Scones

A scone is a single-serving quick bread. They are usually made of wheat, barley or oatmeal, with baking powder as a leavening agent, and are baked on sheet pans. They are often lightly sweetened and are occasionally glazed with egg wash.

The original scone was round and flat, usually as large as a medium-sized plate and were made on griddles or open fire. With time and modernization, people started using different flours and they are baked in ovens. They are made in different ways in all the different regions around the world. The maximum servings of scones are served in the UK as per the reports I read few years back but they are quiet popular in Ireland and Scotland as well. Ingredients like raisins are used as well whereas US uses sweet agents like cranberries, chocolate chips etc. I prefer scones to be served fresh, hot and as breakfast with tea or coffee. Very simple with very few ingredients and delicious! Lets bake them..

Recipe: (makes around 12-15 scones)

Ingredients:
500 gm self-raising flour
50 gm caster sugar
110 gm margarine / butter, cubed (cold and not melted)
300ml milk

To serve:
Jam of your choice
fresh cream/whipped cream

Method:

Sift the flour and add sugar to it. Add the cubed margarine or butter to it. This is the main part of the recipe sine mixing the margarine with flour creates air pockets and that’s what makes the scones fluffy and soft as a bread. As mentioned, the margarine should be cold. After adding the pieces of margarine to flour, rub the flour with the margarine pieces with your hands. This friction softens the margarine and it gets mixed with the flour. Keep your rubbing process light and not too hard. It is a bit of work but this will give the best results. This will lighten the flour, sugar and butter mixture. I can conclude simply by saying “crumble the mixture and make the texture like bread crumbs, keeping it light and airy”.  Once all the margarine gets mixed, make a well in the mixture and add milk. Slowly mix PhotoGrid_1471177507377from the edge to the center, turning the bowl as you mix. Make sure you just have to mix all the ingredients to make a dough and not knead the dough. If you knead, you will squash out all the air. Scrape at the edges to form the mixture into a ball into the bowl. Sprinkle some plain flour on your bench and tip he ball of dough on it. Sprinkle some flour on the dough as well to make sure its no more sticky. Gently shape the dough in a round shape and then press it lightly to get the desired thickness. In short, all you are doing here is, shaping a thick, round bread out of the dough. Now it is a 4 step process, “Dip, cut, tap and lift”. You take a circle cutter, Dip the cutter in some plain flour, Tap the cutter to remove access flour, Cut a circle of dough and Lift the cut circle of dough. Place all the cut outs on a baking tray, lined with baking paper. Once done, gather all the trimmings, form a round again and you should get around 2-3 more scones out of the trimmings. Now, beat an egg with a splash of milk. Gently brush the glaze over the top of scones with a pastry brush. This makes the tops nice and golden. Bake them for about 12 minutes, at 200C or 400F preheated oven.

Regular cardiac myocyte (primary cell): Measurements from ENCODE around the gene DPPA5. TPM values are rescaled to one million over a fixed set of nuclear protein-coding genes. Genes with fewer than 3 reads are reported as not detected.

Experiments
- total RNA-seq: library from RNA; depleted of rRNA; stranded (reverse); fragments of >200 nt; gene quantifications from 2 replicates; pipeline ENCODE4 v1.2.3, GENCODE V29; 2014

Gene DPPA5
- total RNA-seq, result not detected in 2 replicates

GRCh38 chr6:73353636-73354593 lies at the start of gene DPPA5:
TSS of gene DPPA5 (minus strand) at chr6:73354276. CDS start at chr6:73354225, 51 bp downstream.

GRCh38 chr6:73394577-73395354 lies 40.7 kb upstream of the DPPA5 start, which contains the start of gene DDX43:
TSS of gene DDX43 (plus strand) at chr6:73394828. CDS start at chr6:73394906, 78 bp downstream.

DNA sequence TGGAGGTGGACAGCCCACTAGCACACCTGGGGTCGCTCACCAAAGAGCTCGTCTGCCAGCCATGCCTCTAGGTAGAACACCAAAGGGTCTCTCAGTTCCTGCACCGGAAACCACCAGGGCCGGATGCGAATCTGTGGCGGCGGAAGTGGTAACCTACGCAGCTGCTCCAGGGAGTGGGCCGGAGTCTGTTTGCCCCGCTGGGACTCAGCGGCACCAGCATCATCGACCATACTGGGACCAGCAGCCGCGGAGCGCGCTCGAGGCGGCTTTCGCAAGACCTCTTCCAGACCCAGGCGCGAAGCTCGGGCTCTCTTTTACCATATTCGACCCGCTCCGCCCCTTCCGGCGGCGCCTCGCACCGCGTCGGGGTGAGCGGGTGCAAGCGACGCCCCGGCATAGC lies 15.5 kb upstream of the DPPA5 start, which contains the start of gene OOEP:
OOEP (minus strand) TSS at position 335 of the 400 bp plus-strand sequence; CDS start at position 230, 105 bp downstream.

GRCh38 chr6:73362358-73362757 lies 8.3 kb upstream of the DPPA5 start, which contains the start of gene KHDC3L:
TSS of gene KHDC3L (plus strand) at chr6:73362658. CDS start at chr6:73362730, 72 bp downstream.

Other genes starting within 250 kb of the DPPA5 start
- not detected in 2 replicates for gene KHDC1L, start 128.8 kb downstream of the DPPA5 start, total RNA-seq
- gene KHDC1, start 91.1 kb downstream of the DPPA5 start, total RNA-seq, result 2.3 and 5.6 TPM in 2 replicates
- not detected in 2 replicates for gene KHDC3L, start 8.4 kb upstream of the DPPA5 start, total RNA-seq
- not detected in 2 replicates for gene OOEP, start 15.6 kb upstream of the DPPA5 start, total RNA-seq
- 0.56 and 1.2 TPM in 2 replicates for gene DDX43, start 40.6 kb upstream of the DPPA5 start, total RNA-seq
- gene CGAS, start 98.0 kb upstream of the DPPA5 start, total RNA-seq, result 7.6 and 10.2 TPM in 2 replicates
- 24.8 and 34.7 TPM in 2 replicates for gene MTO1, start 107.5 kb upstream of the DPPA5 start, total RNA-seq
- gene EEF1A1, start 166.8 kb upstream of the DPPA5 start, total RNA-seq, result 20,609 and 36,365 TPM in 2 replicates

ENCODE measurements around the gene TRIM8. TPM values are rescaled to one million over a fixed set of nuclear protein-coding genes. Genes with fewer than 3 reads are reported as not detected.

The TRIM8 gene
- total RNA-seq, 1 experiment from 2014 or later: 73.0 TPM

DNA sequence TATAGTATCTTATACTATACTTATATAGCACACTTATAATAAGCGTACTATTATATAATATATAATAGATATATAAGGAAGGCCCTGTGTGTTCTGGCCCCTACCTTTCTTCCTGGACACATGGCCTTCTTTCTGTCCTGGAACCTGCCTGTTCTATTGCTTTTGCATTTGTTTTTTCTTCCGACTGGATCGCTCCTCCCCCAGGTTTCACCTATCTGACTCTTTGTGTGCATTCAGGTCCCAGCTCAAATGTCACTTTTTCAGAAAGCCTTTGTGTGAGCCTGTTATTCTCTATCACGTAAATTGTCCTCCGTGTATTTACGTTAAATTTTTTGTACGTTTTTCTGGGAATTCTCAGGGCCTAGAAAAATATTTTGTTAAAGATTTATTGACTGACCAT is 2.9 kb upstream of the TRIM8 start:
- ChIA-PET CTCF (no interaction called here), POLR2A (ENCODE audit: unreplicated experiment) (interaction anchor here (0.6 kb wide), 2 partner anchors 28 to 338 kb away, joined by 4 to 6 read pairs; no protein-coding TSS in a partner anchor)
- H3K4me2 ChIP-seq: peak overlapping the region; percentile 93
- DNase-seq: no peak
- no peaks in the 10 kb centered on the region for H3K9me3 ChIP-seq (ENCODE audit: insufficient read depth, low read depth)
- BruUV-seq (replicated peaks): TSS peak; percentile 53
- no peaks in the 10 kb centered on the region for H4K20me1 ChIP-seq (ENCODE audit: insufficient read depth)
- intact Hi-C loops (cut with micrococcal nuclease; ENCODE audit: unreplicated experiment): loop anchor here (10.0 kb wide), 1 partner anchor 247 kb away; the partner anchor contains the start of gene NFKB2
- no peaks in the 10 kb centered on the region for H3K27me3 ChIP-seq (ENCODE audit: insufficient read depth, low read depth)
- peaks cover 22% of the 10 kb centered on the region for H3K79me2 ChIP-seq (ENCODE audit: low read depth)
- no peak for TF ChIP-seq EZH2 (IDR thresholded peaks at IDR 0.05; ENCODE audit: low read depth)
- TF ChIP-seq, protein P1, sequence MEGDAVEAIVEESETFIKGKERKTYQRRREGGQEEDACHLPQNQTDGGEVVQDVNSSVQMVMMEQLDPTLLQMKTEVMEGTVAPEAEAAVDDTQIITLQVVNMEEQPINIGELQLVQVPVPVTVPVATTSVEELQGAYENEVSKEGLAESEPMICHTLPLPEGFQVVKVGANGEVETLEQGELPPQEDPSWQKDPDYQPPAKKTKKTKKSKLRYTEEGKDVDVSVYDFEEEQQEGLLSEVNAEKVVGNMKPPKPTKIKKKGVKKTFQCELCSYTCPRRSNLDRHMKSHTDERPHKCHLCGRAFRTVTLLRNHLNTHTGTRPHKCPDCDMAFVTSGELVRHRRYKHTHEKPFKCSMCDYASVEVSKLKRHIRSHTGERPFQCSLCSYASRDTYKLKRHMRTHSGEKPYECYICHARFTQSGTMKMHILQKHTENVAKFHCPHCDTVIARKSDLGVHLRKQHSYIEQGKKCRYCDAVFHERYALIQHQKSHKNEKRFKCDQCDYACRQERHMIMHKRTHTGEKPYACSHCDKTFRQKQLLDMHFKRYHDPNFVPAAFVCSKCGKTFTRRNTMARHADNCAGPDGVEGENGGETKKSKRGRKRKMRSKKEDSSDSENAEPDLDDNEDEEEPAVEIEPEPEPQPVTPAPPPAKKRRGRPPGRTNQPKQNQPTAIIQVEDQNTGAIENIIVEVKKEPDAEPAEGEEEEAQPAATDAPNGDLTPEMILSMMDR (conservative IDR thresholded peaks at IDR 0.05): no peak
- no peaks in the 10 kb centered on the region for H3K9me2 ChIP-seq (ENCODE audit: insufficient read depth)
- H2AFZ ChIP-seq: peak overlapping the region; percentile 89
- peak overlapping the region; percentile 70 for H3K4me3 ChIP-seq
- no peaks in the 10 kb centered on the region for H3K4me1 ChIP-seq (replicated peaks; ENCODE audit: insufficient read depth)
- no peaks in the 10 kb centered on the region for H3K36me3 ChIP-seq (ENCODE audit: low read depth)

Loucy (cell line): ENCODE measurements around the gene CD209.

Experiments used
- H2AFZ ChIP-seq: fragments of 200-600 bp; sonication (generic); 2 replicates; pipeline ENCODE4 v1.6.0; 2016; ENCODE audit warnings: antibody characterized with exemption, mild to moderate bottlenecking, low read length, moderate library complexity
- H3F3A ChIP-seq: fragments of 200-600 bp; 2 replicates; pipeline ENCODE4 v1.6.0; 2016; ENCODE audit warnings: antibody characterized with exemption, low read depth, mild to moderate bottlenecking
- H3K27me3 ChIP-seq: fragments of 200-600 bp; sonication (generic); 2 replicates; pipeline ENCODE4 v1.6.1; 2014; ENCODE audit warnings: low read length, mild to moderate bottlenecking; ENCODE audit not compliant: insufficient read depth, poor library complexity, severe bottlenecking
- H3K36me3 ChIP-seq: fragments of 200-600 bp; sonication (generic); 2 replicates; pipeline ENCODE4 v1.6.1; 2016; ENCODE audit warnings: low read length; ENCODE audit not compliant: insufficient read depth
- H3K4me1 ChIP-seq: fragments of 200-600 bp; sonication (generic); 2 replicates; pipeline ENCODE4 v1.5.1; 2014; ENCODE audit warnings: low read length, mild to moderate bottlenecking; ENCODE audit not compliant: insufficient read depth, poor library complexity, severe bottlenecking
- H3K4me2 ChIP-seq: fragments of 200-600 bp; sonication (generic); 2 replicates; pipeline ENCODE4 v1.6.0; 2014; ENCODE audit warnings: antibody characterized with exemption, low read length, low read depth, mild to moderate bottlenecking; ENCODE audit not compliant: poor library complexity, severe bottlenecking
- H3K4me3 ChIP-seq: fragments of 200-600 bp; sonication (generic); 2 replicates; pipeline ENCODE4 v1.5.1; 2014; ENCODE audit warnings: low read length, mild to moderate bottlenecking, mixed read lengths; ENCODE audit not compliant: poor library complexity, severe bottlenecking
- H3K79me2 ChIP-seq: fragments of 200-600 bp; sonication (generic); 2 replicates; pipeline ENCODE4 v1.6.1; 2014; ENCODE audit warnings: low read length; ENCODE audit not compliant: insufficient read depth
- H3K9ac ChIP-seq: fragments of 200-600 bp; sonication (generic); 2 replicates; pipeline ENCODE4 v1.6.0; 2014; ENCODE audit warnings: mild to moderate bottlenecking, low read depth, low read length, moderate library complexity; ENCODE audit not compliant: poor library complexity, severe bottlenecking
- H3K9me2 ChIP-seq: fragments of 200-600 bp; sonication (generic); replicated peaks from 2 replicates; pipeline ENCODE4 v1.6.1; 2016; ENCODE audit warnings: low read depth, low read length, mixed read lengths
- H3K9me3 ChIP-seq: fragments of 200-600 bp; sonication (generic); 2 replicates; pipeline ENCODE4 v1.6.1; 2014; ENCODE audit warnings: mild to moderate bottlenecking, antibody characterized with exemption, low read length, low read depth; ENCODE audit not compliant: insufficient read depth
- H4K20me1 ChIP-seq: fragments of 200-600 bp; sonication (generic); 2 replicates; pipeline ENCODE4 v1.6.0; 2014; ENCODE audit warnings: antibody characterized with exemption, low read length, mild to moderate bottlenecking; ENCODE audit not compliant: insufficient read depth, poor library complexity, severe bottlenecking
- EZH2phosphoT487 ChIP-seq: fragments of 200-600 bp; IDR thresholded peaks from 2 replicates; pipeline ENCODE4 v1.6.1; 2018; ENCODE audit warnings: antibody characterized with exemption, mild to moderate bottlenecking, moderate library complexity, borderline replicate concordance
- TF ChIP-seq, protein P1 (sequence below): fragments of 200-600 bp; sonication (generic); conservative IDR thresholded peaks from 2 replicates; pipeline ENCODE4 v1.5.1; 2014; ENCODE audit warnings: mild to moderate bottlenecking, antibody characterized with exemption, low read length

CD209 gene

They don’t have to be perfect round scones so don’t worry if they are a bit flat or change the shape etc. since there is nothing wrong with them and nothing to worry about it.

Serve fresh with jam and cream

Tips:

The measurements here are in metric. In case you have cups as measurements,

500 gm= 4 cups of flour and
50 gm= 1/4th cup of sugar
110 gm= 1/3rd cup margarine
300ml= 1 1/4th cup milk

Caster sugar is more fine than the regular white sugar we use so if not available ready, you can grind the regular sugar a little bit and it works perfect.

If you don’t eat eggs, its fine to avoid the wash since it is meant only to get a golden top on the scones. You can even glaze only using some milk.

Happy Baking!!!

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